There is something both thrilling and daunting about sharing a space with thousands of people and a dozen different bands playing at any given time.
This is what makes Outside Lands a spectator sport. After awhile, taking in the sheer volume of people while contemporaneously navigating them becomes laughable. It’s bewildering that anyone even a little tipsy could traverse the chaotic crowds of the musical festival, or perhaps you need to be a little drunk to efficiently weave through the serpentine sea of people.
If you’ve never attended Outside Lands, know this: overwhelming is an understatement. And attempting to optimally see, hear, taste and smell everything is futile.
With ears ringing and energy waning, here are the highlights from another crowded, dusty day at the office.
Photos by Scot Tucker/SFBay
Fantastic Negrito As fans lined up to see the Oakland blues singer, an alert from the band’s Twitter announced his set was cancelled due to an intern trying to scalp a wristband on Craigslist. This consequently led to the musician’s arrest and detainment, with a statement on Twitter to deliver a free concert on the steps of SFPD.
Billy Idol There was something both nostalgic and nuanced about Idol’s set. It’s admirable to see a musician who has been taking stages since before I was born efficiently captivate a modern crowd. The classic rocker, who has been cranking out tunes since the late ‘70s, ran on stage as guitar riffs and excited cheers began to crescendo and apex into 1982’s infectious “Dancing With Myself,” which caused a frenetic quake of sporadic dancing throughout the festival grounds.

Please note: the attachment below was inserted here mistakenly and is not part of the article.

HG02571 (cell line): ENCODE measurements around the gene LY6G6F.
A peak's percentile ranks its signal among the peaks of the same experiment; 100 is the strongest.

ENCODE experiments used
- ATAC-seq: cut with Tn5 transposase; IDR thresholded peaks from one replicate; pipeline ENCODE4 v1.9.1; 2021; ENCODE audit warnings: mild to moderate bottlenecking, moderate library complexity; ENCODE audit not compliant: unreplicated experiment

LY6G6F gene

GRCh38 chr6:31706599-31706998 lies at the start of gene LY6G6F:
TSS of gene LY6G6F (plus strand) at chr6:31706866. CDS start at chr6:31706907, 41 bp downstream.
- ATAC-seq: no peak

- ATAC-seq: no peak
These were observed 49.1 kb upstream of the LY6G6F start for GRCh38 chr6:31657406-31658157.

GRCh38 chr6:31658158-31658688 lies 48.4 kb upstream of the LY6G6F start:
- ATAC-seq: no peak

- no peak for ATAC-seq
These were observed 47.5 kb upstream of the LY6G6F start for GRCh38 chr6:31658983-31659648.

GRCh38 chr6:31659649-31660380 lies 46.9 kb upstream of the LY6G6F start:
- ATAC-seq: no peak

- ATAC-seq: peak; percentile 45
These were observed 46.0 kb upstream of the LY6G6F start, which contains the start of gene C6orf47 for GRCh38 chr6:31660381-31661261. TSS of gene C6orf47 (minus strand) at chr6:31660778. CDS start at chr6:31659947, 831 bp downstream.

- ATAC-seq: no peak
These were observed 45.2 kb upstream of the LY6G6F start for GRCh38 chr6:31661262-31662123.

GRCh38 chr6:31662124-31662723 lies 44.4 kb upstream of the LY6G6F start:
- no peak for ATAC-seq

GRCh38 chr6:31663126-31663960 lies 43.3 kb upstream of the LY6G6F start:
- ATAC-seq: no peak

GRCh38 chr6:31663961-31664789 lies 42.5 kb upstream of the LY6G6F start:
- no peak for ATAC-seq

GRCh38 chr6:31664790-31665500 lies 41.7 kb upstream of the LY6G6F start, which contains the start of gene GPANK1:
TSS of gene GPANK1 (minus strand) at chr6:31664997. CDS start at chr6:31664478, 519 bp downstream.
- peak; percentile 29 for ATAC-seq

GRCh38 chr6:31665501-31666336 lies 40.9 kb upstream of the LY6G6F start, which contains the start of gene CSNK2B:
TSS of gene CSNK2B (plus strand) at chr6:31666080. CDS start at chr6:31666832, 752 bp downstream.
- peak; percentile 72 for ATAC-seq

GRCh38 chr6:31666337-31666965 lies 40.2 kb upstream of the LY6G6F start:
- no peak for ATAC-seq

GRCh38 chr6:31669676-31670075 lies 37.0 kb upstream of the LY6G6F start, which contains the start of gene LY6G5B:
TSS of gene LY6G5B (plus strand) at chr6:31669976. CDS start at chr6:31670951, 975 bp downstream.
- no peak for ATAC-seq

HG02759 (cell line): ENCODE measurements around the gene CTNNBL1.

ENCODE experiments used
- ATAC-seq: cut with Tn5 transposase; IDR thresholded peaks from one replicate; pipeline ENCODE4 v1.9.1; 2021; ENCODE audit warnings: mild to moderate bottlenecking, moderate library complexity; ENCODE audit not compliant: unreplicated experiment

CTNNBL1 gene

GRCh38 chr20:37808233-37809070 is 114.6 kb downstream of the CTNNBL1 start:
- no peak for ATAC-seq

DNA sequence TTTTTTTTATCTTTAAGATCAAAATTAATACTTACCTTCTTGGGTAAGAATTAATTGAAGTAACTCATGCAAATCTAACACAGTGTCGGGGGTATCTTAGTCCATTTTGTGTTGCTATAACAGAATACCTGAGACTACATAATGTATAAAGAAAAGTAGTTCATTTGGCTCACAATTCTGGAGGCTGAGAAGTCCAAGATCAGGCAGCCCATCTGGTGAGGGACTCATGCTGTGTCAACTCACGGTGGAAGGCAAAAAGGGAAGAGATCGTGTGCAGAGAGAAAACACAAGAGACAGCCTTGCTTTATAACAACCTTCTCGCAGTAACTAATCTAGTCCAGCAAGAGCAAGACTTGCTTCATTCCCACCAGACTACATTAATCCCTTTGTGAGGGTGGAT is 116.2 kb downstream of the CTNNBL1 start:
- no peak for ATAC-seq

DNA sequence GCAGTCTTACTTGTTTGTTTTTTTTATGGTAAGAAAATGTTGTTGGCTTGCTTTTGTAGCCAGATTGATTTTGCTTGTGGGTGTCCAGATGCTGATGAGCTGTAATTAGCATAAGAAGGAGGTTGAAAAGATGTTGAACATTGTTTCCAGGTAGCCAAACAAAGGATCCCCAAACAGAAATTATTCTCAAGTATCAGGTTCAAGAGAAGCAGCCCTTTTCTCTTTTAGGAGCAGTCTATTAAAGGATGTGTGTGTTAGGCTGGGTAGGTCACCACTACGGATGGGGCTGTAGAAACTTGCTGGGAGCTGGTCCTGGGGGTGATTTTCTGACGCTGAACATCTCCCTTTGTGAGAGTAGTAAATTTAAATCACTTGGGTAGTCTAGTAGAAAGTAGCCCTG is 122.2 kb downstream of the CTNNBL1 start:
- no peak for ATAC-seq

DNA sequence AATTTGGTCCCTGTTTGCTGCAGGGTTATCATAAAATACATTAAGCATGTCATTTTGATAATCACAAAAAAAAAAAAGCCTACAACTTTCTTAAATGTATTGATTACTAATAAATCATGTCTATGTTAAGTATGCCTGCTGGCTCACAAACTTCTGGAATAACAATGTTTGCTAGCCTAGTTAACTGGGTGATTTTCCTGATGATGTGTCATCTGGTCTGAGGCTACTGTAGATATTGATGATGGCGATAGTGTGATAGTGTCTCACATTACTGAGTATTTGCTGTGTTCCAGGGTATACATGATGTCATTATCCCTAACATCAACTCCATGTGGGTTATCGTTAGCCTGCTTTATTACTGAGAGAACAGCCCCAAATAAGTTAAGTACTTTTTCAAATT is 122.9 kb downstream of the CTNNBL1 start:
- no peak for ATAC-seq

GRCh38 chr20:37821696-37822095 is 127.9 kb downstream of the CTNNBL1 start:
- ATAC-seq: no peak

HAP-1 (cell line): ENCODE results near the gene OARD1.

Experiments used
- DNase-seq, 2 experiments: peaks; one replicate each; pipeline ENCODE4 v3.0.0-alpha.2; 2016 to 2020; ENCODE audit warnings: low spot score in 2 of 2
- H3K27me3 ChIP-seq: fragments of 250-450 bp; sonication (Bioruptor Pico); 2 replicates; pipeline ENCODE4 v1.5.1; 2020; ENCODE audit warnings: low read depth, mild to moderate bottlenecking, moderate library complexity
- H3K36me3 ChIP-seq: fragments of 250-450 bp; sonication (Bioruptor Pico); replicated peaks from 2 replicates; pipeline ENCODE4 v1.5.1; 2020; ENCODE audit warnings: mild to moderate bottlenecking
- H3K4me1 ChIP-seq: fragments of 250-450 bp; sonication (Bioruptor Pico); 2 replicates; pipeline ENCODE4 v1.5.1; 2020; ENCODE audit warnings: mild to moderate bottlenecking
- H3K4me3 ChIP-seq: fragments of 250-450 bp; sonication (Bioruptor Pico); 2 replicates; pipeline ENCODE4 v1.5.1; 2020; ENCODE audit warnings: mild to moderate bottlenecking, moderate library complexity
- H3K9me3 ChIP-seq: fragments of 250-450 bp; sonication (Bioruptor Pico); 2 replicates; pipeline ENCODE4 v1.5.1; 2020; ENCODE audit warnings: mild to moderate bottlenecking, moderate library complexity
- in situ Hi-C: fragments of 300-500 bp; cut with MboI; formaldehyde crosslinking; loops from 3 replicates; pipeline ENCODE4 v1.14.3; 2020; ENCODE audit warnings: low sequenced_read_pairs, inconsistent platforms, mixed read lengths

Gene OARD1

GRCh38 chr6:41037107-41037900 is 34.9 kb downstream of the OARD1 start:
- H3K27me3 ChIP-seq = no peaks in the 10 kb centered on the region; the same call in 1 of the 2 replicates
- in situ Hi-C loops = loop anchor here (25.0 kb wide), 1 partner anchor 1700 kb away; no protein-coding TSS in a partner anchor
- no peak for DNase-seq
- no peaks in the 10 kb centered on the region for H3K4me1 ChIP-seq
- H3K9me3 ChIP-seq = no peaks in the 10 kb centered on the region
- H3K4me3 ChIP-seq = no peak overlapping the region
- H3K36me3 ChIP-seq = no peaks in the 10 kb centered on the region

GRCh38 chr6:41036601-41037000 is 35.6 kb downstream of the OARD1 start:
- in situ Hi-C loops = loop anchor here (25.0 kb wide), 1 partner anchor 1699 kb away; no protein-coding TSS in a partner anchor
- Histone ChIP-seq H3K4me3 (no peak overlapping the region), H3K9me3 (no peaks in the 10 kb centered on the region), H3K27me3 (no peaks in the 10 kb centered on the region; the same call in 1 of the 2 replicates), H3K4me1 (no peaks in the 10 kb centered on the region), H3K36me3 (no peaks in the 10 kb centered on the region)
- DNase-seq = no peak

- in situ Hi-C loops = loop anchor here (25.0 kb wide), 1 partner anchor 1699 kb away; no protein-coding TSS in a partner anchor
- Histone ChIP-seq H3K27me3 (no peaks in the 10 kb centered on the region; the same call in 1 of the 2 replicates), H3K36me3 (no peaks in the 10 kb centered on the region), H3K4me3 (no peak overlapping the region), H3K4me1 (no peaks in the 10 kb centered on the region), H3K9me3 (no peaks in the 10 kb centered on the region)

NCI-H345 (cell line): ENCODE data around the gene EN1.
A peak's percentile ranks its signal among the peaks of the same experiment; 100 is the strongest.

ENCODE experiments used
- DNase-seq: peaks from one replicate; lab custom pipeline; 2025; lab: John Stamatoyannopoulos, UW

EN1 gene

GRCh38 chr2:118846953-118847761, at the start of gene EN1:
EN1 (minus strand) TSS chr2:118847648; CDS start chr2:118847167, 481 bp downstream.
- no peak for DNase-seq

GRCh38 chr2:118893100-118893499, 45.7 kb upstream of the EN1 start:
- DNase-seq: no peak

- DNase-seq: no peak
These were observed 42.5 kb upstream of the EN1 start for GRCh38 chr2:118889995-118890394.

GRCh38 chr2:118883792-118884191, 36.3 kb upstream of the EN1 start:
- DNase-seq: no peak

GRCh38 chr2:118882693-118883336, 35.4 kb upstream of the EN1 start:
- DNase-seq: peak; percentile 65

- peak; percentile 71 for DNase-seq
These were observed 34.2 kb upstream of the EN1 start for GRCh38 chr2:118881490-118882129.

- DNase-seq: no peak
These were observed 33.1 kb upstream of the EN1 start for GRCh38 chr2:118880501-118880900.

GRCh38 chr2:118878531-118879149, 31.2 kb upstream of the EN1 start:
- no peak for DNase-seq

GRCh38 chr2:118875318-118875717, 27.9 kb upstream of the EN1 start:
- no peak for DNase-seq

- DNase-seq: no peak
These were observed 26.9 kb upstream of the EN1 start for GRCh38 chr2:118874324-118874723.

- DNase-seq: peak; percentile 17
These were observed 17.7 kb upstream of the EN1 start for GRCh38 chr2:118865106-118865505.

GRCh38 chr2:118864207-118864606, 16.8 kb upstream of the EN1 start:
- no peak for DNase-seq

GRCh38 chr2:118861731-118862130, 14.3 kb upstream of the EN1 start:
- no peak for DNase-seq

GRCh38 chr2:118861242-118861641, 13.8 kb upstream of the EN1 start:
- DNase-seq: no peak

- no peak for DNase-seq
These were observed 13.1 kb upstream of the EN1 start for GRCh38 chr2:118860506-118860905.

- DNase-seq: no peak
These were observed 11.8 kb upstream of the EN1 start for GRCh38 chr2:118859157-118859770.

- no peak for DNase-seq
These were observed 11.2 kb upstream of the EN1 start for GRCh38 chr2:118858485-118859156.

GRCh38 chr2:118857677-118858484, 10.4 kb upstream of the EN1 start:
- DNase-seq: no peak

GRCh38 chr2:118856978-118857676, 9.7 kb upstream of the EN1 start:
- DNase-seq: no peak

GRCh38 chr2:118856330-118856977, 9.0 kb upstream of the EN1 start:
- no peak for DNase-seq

M. Lockwood Porter West of Wine Lands is a secret stage — so hush-hush it’s not even on the official Outside Lands map. In fact, I wouldn’t have even discovered it if I wasn’t looking for a quiet corner of the festival to take a breather. Here lies the BandWagon Presidio stage, and it’s actually more of a wagon than a stage. Decked out like an old school camper van, the BandWagon evokes a cozy, retro vibe. I was fortunate enough to catch Berkeley-based Americana musician M. Lockwood Porter, whose raspy, Dylan-esque vocals and bluegrass instrumentals fit the scene perfectly.
Tame Impala You know when you look at a bright light for a long time, close your eyes and suddenly see spirals of color on your eyelids? That’s what seeing Tame Impala live feels like. At times, the psychedelic rock band from Perth, Australia is reminiscent of Daft Punk, MGMT and Animal Collective. Marked by distorted guitars, fuzzy vocals, drifting melodies and captivating visuals, Tame Impala’s live show was nothing short of transfixing.
Kendrick Lamar Lamar’s music is both blithe and blisteringly introspective. And even on a stage in front of thousands of people, he’s not bashful about it. The few live hip-hop shows I’ve seen — though entertaining —seemed to all have one thing in common: it was just a dude standing on stage spitting into a microphone. Besides a resplendent video backdrop, Lamar was also accompanied by a live band, proving not only that his vibe can’t be killed, it’s versatile too.